Inside London’s iconic Wembley stadium last weekend, football fans banged on their seats and cheered themselves hoarse as an LED board flickered into life, announcing a new attendance record of 87,192. It was the final night of the Women’s Euros 2022, and it became the highest-attended match – men’s or women’s – in European Championship history.
That match, which saw England beat Germany 2-1, will live forever in the record books. Across England, there are billboards celebrating the über-talented team, affectionately known as the Lionesses. Their historic victory marked what looks to be a turning point in women’s football history. Records are being smashed. Perceptions are being changed. Women are getting the long-overdue recognition they deserve. But it’s been a long, hard slog to get here.
The history of women’s football is generally traced back to 1869. This was the year that Harper’s Bazaar published a watercolor painting titled Girls of The Period – Playing Ball. It’s exactly what it sounds like – a handful of women in elaborate, tiered dresses and waistcoats jostling for control of a ball. It’s likely a depiction of a friendly kick-about, but the painting is proof of women playing football as early as the 19th century.
The next few decades saw the formation of women’s football teams in unlikely places. Factory workers regularly banded together to form teams, but the most famous example comes from Preston, England. In 1917, women workers at the Dick, Kerr & Co. factory, which produced military ammunition throughout World War I, started playing football against the male workers on their lunch breaks. The women won. Spurred on by this success, they formed Dick, Kerr Ladies F.C. later that year.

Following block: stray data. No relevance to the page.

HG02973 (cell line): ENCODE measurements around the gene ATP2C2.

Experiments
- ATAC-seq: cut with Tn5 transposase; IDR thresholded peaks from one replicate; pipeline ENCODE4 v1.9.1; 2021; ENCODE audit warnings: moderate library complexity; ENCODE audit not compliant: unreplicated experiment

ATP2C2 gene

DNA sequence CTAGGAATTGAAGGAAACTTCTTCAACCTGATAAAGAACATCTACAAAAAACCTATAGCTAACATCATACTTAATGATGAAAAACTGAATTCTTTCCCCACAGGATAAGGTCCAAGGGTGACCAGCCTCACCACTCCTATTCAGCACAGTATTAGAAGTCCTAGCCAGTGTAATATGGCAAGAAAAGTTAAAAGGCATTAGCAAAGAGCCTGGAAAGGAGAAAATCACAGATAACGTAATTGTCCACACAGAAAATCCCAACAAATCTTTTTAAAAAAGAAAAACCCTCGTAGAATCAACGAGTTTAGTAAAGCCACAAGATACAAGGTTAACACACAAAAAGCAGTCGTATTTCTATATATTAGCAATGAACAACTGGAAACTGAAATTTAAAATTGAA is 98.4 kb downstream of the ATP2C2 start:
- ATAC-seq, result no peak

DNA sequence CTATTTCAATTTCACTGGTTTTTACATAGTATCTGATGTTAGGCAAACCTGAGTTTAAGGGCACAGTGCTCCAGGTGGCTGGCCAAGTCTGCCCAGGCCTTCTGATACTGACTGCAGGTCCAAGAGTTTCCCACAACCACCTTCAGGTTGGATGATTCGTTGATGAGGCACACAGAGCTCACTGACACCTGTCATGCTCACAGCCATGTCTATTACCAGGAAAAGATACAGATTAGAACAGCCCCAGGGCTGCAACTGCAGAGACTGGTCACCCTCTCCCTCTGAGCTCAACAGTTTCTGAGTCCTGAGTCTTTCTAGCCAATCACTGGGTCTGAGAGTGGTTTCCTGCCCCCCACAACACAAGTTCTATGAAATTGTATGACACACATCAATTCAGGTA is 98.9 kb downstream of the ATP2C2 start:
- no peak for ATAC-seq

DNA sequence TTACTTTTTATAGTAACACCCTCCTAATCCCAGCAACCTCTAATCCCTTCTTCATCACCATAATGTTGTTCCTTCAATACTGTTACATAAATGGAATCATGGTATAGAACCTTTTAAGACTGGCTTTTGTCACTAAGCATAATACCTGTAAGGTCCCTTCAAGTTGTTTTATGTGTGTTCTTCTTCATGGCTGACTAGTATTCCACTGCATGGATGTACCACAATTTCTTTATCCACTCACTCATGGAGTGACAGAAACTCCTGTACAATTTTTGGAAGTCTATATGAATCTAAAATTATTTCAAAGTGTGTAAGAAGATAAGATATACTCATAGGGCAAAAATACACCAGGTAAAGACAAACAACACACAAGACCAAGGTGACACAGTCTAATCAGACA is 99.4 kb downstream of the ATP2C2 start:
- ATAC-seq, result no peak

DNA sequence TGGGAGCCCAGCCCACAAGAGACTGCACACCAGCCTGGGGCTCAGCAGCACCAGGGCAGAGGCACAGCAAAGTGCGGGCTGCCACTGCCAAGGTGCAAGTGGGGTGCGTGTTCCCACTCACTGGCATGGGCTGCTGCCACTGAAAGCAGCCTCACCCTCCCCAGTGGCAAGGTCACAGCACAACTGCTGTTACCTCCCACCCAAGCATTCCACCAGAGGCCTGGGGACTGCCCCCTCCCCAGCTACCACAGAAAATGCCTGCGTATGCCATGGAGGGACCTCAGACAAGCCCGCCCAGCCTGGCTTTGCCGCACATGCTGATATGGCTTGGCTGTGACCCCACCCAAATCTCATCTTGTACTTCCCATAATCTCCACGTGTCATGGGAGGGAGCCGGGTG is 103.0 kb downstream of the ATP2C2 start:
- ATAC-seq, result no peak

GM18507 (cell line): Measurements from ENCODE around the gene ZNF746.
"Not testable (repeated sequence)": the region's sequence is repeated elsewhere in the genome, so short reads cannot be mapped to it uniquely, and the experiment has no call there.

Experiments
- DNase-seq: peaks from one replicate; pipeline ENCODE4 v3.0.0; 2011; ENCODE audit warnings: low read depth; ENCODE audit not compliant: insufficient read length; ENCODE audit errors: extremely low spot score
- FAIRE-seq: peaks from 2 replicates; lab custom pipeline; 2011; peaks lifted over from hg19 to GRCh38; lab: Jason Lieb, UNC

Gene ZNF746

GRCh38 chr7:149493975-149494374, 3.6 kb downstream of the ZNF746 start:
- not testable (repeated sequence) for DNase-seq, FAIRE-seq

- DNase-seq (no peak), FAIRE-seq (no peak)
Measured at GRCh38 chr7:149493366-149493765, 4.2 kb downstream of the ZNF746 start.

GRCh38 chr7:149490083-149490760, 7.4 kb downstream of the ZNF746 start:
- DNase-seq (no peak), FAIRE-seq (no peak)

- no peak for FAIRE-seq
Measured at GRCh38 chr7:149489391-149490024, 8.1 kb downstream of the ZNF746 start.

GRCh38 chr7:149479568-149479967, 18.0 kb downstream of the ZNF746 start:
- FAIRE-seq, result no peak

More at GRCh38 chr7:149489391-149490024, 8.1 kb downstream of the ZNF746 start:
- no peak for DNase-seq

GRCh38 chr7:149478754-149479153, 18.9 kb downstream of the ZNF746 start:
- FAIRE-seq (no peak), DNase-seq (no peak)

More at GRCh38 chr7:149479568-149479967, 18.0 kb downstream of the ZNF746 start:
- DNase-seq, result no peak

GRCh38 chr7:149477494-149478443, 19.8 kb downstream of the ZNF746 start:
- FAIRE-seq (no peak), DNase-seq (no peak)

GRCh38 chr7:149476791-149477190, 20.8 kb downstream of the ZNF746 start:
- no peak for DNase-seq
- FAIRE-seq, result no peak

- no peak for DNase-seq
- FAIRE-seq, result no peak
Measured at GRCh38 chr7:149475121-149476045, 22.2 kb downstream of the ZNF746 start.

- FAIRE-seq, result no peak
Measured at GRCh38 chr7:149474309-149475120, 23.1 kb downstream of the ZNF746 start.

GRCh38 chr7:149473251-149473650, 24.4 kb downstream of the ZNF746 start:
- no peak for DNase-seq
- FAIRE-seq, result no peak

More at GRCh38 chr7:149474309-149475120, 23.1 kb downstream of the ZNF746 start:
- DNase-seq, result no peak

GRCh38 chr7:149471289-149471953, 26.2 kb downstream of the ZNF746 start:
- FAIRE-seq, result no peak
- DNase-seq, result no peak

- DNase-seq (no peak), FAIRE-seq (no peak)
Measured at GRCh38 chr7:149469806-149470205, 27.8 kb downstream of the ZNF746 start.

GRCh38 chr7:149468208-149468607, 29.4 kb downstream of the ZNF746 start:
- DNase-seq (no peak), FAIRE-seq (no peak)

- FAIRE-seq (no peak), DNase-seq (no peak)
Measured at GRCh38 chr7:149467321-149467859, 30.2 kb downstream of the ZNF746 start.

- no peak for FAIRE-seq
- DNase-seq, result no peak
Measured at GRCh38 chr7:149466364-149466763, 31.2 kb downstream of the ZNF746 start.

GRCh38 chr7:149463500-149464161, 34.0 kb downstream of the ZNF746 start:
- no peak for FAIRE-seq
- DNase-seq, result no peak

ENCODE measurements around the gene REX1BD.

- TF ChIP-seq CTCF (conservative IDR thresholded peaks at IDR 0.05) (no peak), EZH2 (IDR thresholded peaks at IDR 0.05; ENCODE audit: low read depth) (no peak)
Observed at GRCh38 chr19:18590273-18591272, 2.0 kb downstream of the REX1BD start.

Even their earliest games attracted thousands of fans, but by the end of 1920, they’d set a mammoth attendance record of 53,000 for their match against St. Helens, and won 4-0.
This success drew attention – but soon after, backlash. In 1921, the Football Association (FA) enforced a ban on women’s football, which lasted 50 years.
According to Katie Mishner, a writer whose work is featured in the anthology, Football She Wrote, the reason behind the ban was simple. “It was due to the growing success of women’s football,” she tells me. “It posed a threat to the men’s game.” This wasn’t the official line, of course – instead, the FA claimed football was “unsuitable for women” and “should not be encouraged.” In an era notoriously restrictive of women’s liberties, the subtext is obvious.
Women’s football went on unofficially in England, but the damage was done. “From that point on, the lack of investment and visibility continued to play a major role in how women’s football is viewed,” Mishner explains. “People compare it to men’s football, which has consistently had more investment in coaching, facilities, and wages. How can you expect it to be the same when the playing field hasn’t been level for over a century?”
Across the world, female football supporters took action. In 1970, Italy hosted an unofficial Women’s World Cup comprising eight teams. The following year, Mexico City staged a wildly successful follow-up. Held just 14 months after the 1970 World Cup Final, which also took place in Mexico, the event was backed by big-name sponsors and promoted as a huge event. Investors threw cash behind a cartoon mascot named Xochitl, a young, pigtailed girl whose image was splashed across enamel pins, badges, cups, and pretty much every other form of merchandise imaginable. The tournament exceeded all expectations – the grand final, which saw Denmark crowned as the winning team, was reportedly attended by a whopping 110,000 fans.